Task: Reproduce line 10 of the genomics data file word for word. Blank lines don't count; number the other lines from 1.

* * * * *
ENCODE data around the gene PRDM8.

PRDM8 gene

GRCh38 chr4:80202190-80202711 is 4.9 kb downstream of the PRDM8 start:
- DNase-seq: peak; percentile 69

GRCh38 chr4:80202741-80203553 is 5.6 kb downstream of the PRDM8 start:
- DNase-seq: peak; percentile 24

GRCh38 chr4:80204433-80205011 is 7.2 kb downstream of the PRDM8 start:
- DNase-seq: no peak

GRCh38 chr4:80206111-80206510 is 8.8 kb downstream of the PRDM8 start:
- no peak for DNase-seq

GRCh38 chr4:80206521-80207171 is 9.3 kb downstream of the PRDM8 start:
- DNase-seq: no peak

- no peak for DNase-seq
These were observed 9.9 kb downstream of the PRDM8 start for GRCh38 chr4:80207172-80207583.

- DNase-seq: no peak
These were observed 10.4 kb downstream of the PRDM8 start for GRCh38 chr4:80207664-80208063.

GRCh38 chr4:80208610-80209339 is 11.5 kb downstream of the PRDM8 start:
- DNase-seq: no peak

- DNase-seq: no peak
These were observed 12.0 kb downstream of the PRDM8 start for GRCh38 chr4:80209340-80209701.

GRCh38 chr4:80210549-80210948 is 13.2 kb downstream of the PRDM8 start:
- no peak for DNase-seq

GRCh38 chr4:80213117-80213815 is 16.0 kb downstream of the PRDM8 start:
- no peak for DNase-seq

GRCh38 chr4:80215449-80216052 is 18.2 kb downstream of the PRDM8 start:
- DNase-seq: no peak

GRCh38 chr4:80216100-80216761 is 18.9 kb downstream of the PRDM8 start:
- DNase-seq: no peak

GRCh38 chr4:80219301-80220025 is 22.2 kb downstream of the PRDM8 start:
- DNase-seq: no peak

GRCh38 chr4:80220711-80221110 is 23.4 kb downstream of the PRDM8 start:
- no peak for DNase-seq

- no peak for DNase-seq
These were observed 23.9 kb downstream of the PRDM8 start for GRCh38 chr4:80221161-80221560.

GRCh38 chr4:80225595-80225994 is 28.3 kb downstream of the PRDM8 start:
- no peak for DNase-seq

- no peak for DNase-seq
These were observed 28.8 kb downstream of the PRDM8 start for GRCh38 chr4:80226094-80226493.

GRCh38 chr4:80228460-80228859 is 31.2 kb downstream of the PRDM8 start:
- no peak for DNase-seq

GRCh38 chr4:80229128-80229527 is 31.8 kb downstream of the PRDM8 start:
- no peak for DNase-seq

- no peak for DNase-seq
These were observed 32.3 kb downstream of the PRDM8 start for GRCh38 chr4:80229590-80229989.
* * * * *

- no peak for DNase-seq